In linear regression, the factors that were significantly associated with mean cord blood glucose levels were cesarean delivery (-6.475 mg/dl, P = 0.013) and maternal glucose at the time of delivery (+0.619 mg, P < 0.001, Table 3). The factors that were significantly associated with mean newborn blood glucose levels at 2 hours after delivery were cord blood glucose (+0.954 mg, P < 0.001) and maternal glucose at 2 hours after delivery (+0.161, P = 0.004, Table 4).

Table 3. Factors affecting cord blood glucose levels using multiple linear regressions

Table 4. Factors affecting newborn blood glucose levels at 2 hours of age using multiple linear regressions

A similar finding was reported by Melkie and his colleagues who found that cord blood glucose levels were significantly higher in vaginally-delivered newborns than in cesarean-delivered newborns at delivery, with no significant difference at 2 hours after delivery [7]. Recently, cord blood glucose levels were reported to be lower in cesarean delivery than in vaginal delivery [6]. However, the change in blood glucose levels over the first 2 hours of life was significantly higher in cesarean delivery vs. vaginal delivery (glucose levels alone were not different between the two groups). Additionally, cord blood glucose levels significantly affected the change in blood glucose levels over the first 2 h after delivery [6]. Similarly, a previous study showed that cord blood glucose values were significantly higher than those of newborns delivered by cesarean. These findings suggest that stress results in release of catecholamines during vaginal delivery [11,12].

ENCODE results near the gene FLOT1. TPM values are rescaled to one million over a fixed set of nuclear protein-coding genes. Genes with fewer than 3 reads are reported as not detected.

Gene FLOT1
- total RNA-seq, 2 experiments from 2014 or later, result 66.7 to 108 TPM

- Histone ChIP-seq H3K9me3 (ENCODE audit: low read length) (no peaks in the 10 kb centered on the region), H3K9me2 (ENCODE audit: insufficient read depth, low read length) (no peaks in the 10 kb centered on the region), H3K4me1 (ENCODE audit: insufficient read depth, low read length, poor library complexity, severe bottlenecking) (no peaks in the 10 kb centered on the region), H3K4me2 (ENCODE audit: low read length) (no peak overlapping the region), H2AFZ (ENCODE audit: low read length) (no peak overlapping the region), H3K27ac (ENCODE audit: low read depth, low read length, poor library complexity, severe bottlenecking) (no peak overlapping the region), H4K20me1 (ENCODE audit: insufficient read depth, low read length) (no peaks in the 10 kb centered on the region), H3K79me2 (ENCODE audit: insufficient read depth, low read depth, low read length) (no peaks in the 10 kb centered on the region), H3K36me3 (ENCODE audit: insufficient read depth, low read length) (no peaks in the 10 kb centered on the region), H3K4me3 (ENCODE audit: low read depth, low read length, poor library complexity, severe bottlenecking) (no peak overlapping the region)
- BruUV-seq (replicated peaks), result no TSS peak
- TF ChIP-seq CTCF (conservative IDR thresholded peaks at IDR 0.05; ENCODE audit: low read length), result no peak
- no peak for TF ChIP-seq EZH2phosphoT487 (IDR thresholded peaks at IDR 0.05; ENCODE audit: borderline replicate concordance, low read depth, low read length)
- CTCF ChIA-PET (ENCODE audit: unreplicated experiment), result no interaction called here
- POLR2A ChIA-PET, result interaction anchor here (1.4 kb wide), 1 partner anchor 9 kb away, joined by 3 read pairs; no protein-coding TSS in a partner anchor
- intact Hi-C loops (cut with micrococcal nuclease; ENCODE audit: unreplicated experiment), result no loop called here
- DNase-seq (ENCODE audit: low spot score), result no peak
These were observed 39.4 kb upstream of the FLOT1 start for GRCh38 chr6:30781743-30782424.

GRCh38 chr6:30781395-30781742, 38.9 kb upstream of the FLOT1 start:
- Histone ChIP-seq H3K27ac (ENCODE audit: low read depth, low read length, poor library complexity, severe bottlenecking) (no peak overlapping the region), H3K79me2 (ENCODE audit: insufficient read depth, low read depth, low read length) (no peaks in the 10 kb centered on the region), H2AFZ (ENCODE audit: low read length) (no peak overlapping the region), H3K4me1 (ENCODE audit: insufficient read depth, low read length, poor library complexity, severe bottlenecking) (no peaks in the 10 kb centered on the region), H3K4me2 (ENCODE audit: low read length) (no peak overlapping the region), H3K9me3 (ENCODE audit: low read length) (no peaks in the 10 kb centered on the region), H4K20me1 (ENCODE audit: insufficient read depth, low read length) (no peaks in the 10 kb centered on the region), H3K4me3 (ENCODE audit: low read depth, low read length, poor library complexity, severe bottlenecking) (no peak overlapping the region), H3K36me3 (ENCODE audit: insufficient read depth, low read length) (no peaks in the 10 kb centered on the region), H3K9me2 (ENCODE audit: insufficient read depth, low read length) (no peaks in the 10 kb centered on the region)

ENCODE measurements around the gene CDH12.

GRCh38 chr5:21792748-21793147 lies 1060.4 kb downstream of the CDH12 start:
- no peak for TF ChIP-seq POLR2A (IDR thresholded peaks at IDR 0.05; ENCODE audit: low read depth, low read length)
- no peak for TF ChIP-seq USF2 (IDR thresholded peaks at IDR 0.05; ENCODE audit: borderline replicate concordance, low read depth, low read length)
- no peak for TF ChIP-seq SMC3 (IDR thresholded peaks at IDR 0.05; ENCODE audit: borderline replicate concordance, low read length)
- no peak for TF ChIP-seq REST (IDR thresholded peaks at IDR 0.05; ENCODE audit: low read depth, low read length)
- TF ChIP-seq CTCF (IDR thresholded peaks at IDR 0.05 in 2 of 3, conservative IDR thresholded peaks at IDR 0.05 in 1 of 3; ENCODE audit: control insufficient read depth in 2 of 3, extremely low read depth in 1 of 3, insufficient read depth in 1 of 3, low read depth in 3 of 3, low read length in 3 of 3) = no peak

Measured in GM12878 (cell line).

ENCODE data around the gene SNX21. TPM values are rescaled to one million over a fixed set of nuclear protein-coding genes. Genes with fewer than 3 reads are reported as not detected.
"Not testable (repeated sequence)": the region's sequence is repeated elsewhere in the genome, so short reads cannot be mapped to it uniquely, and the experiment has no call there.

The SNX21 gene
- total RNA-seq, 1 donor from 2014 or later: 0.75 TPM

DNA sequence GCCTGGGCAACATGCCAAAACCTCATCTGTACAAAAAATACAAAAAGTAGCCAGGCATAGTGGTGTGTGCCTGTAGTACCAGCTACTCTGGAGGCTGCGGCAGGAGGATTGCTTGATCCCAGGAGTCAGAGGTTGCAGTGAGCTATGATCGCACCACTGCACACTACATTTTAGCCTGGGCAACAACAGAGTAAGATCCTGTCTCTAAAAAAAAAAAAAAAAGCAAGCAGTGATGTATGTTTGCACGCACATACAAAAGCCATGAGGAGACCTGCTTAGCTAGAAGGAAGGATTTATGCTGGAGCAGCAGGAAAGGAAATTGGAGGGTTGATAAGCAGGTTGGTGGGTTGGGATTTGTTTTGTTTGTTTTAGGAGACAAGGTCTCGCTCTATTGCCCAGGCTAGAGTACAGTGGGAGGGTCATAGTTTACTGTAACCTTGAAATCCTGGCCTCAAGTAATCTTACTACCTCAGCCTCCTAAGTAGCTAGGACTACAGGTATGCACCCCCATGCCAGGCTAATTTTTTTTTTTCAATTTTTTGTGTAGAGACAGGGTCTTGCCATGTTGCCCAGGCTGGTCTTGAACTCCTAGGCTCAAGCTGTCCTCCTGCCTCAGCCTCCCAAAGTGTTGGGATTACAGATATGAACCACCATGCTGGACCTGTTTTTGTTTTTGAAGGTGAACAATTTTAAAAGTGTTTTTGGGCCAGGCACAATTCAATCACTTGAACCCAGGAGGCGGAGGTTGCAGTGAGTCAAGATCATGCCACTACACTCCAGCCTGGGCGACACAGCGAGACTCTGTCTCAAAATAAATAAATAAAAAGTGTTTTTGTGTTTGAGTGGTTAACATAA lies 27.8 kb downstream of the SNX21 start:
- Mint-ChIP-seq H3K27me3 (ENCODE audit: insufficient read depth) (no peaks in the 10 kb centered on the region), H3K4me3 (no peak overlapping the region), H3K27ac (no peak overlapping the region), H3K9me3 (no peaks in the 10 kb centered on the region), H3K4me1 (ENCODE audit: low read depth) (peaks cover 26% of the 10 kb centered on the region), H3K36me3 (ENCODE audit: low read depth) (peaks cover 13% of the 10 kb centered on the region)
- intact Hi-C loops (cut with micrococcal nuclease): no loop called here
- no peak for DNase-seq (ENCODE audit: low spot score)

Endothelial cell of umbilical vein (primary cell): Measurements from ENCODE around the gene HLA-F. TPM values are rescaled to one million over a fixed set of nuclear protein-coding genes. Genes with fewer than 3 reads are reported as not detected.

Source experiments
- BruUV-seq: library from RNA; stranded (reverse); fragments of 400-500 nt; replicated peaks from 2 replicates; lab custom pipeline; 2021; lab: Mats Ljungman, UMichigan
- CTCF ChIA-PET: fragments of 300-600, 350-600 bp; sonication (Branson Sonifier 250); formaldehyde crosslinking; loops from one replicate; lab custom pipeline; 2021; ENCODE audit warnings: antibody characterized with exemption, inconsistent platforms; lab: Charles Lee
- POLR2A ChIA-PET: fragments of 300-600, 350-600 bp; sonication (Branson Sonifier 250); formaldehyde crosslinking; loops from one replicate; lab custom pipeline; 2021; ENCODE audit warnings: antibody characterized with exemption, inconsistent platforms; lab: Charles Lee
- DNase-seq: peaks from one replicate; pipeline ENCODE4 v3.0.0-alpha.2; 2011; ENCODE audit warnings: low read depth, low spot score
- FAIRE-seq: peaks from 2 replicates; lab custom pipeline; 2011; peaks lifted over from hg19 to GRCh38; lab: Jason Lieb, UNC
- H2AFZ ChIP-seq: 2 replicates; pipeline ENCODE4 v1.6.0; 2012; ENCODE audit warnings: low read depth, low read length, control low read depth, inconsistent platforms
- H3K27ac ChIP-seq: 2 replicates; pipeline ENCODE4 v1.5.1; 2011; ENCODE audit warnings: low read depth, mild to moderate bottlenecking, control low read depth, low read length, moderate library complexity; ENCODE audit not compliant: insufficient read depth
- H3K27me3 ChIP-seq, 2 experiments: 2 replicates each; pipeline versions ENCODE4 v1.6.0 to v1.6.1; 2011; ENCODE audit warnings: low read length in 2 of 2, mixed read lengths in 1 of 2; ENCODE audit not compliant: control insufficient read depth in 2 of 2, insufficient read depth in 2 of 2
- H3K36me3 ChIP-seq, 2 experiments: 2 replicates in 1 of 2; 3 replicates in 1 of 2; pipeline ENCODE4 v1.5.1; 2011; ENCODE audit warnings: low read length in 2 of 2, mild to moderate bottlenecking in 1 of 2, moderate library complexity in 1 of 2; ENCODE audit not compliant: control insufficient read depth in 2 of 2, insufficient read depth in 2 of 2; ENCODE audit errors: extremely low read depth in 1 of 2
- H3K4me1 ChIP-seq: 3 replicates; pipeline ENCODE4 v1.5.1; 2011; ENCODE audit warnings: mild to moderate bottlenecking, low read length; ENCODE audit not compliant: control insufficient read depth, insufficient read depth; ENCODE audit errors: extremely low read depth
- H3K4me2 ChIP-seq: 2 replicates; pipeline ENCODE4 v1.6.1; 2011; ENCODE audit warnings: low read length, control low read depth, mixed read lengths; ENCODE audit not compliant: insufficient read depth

The duration of fasting had no significant association with mean maternal blood glucose levels at delivery and at 2 hours following delivery. Maternal blood glucose levels at delivery were significantly associated with maternal blood glucose levels at 2 hours after delivery (+852 mg, P < 0.001).

In vaginal delivery, there was no correlation between cord blood glucose levels and newborn blood glucose levels 2 hours after delivery (r = 0.257, P = 0.056) and the duration of labor (r = 0.238, P = 0.078).

During fetal life, cord blood glucose concentrations are correlated with maternal blood glucose concentrations [13]. Fasting time and the catecholamines released during vaginal delivery are possible mechanisms for this difference in blood glucose levels [6]. Interestingly, in the current study, although maternal blood glucose levels were not different between women who delivered vaginally and those who delivered by cesarean, both cord blood glucose and newborn blood glucose levels 2 hours after delivery were associated with maternal blood glucose levels. Furthermore, in spite of a longer fasting time in women who delivered by cesarean than in those who delivered vaginally, fasting time was not significantly associated with maternal blood glucose levels. Therefore, newborn blood glucose was correlated with maternal blood glucose, which was not correlated with fasting time, which was assumed to be the more plausible explanation before [6].

In the current study, there was no correlation between blood glucose levels and the duration of labor in women who delivered vaginally. The stress of labor on the mother and newborn increases maternal and fetal catecholamines [14,15]. Catecholamine release is higher during normal vaginal delivery than during cesarean delivery [14]. This process forms an essential part of adaptation of the fetus to the extra-uterine environment [16].

Conclusions

In this study cord blood glucose levels are significantly lower in cesarean-delivered newborns than in vaginally-delivered newborns. In addition, cord blood glucose levels are significantly associated with cesarean delivery and maternal blood glucose levels at delivery.

Competing interest

The authors declare that they have no competing interests.

Authors’ contributions

SMH and IA designed the study. YS, JAB and DAR conducted the clinical work. IA, JAB and IA performed the statistical analyses. All of the authors read and approved the final manuscript.